There are studies that say that public speaking is the #1 fear for most people. The fear of standing in front of a crowd ranks even higher than the fear of death and disease for many. Public speaking is not something you are born to do; it is something you can learn to do, master and even enjoy. If you are someone whose job requires public speaking, here are some helpful tips to put everything is perspective.
- Prepare. For most speakers preparation is the key to success. Time spent crafting the speech, so that it flows logically and is illustrated with stories and examples, is time well spent. Practice it out loud, until you’re comfortable. If it’s an important speech, videotape or practice the presentation in front of a mirror. Rehearsal does not indicate a lack of control. The main reason public speaking is uncomfortable is that you have no idea how you’re coming across, and this can appear as unease and being inauthentic to the audience.
- Think about what your particular audience wants to hear. Are they craving new information? Insights? What problem do they hope to solve? Give them what they want and need in a compelling way. Find creative ways to provide information. All of us can recall stagnant and dull presentations that we have sat through. They are excruciatingly boring and do nothing to showcase any genuine interest that the presenter may have in the subject matter. Audiences equate enthusiasm with the level of engagement that will be brought later to any actual work or services rendered. It is not how most presenters want to be viewed.
- Model yourself – Pay attention to the presentations and speaking styles of others that you enjoyed or admired. When you listen to a great speaker or hear someone mention one, get a transcript of the speech or watch a video of their speech on YouTube or TED Talks. Watch them and notice how they present themselves. The idea is not to completely emulate them, but to learn a couple of things that you can incorporate into your own personal style.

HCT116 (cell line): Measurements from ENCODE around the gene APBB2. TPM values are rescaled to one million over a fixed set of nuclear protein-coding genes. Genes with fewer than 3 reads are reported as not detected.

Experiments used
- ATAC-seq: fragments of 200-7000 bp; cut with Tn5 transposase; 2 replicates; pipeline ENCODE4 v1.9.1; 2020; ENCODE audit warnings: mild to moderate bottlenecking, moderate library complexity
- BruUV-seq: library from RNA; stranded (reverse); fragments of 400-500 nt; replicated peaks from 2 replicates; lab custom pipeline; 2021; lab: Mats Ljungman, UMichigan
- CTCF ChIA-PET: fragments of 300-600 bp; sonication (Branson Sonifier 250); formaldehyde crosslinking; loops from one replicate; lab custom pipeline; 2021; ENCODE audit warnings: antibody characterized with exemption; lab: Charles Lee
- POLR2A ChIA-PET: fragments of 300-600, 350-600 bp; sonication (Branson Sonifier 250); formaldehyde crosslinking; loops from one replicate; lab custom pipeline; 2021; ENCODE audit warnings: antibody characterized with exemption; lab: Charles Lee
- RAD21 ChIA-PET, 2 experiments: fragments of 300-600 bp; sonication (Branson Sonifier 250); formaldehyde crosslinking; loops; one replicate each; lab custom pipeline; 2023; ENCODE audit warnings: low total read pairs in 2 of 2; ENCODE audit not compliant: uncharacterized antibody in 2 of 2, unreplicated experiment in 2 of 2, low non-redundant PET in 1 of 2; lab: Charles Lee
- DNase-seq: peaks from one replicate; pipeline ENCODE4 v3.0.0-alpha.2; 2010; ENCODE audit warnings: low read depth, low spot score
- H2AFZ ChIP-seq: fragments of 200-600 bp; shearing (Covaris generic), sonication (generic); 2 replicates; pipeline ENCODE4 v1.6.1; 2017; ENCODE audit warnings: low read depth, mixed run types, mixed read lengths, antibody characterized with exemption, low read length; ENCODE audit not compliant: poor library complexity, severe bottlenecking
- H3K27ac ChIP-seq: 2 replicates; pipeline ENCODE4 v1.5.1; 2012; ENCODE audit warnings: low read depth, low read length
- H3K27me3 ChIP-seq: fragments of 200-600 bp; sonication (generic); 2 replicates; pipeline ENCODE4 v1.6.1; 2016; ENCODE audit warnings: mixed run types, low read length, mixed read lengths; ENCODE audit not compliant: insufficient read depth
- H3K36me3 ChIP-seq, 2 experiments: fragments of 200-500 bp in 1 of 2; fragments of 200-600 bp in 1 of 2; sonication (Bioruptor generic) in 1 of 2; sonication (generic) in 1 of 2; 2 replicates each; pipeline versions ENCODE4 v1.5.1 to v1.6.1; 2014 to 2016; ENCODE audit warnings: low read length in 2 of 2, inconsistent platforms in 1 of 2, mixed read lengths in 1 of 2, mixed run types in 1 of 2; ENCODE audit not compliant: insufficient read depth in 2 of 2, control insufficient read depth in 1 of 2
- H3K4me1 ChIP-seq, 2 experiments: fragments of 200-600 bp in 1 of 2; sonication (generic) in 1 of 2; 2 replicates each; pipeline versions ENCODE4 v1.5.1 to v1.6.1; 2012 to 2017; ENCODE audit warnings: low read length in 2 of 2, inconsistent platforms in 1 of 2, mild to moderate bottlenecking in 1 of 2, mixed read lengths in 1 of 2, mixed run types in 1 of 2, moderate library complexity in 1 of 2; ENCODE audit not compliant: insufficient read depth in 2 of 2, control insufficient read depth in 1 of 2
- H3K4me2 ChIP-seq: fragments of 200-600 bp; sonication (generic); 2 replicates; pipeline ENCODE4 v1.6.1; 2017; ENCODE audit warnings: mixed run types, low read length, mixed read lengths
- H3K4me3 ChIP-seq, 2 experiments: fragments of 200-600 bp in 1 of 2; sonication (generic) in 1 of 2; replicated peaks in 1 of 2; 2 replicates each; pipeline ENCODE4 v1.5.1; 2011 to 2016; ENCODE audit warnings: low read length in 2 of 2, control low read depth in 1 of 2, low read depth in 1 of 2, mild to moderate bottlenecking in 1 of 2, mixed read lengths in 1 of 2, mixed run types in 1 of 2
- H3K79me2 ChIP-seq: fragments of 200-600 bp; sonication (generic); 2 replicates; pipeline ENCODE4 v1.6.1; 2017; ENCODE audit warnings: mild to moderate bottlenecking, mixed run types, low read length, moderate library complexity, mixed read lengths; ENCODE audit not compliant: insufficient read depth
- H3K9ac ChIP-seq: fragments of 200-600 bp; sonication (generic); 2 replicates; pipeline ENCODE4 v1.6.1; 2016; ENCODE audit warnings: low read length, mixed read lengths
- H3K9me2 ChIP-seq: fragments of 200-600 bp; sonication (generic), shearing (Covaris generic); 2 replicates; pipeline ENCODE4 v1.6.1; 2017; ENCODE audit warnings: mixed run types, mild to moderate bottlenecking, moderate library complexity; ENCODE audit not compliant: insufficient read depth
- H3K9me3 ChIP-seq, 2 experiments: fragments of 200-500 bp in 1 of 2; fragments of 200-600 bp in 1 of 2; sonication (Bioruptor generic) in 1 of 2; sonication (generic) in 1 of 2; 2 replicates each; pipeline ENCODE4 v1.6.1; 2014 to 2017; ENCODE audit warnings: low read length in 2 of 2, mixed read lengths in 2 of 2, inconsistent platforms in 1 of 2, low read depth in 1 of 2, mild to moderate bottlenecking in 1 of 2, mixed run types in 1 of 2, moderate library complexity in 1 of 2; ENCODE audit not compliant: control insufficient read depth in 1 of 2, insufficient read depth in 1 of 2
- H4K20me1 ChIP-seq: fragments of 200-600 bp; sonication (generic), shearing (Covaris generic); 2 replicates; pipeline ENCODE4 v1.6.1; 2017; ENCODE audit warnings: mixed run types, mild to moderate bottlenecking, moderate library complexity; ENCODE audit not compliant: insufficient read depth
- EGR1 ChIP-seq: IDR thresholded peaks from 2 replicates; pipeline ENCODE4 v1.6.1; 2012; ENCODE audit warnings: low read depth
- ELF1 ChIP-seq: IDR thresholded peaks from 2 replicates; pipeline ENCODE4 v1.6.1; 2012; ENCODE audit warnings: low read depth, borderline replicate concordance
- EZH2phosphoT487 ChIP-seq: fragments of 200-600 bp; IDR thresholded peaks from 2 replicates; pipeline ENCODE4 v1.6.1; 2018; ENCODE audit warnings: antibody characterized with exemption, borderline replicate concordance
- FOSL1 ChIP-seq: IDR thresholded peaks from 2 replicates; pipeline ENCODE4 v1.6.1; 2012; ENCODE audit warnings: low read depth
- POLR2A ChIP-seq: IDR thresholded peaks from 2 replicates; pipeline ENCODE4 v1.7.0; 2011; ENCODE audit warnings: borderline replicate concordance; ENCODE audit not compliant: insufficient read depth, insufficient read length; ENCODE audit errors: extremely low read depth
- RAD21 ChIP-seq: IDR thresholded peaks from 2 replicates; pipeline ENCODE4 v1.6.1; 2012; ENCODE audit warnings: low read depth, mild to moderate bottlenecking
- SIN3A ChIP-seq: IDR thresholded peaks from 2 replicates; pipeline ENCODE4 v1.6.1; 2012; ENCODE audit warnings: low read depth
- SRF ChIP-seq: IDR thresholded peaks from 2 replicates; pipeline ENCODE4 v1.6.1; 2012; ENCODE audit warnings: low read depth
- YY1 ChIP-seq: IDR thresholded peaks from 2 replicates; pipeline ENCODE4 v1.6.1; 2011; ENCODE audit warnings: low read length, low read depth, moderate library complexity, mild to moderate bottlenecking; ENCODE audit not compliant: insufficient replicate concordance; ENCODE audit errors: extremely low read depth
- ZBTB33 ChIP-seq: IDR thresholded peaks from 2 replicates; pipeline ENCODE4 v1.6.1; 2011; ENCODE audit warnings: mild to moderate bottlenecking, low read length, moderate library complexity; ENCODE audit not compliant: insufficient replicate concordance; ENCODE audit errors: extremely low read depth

- Know your strengths and weaknesses as a speaker, and accentuate the positive. If you have a great sense of humor, use it. If you’re not a natural cut-up, don’t try to be; you do not need to start off with a joke or a one-liner. Instead, focus on what you do best. Do you have a great story to tell? Do you have an interesting idea your audience might not have considered? Do you have information they should hear? Frame your speech not only around your message but around who you are as a person. Thoughtful and thought-provoking is every bit as powerful as dynamic and humorous and silly.
- Visualize – Visit the room where you will be speaking….stand at the podium/table where you will present and actually look out into the rows of seats. Another suggestion would be to watch videos (again via YouTube or TED Talks) of speakers that are highlight the speaker’s vantage point; this way you can see what it’s like to face audiences of different sizes.
The bottom line is to have fun with your material (if the topic allows for it). Audiences feed off the mood and tone of the presentation as much as they do the material. Relax and smile at the audience as you approach the podium and continue your smile as you begin speaking. This will help you feel relaxed, confident, and connected, and smiles are infectious. If you are smiling and relaxed, your audience will be smiling and relaxed too.
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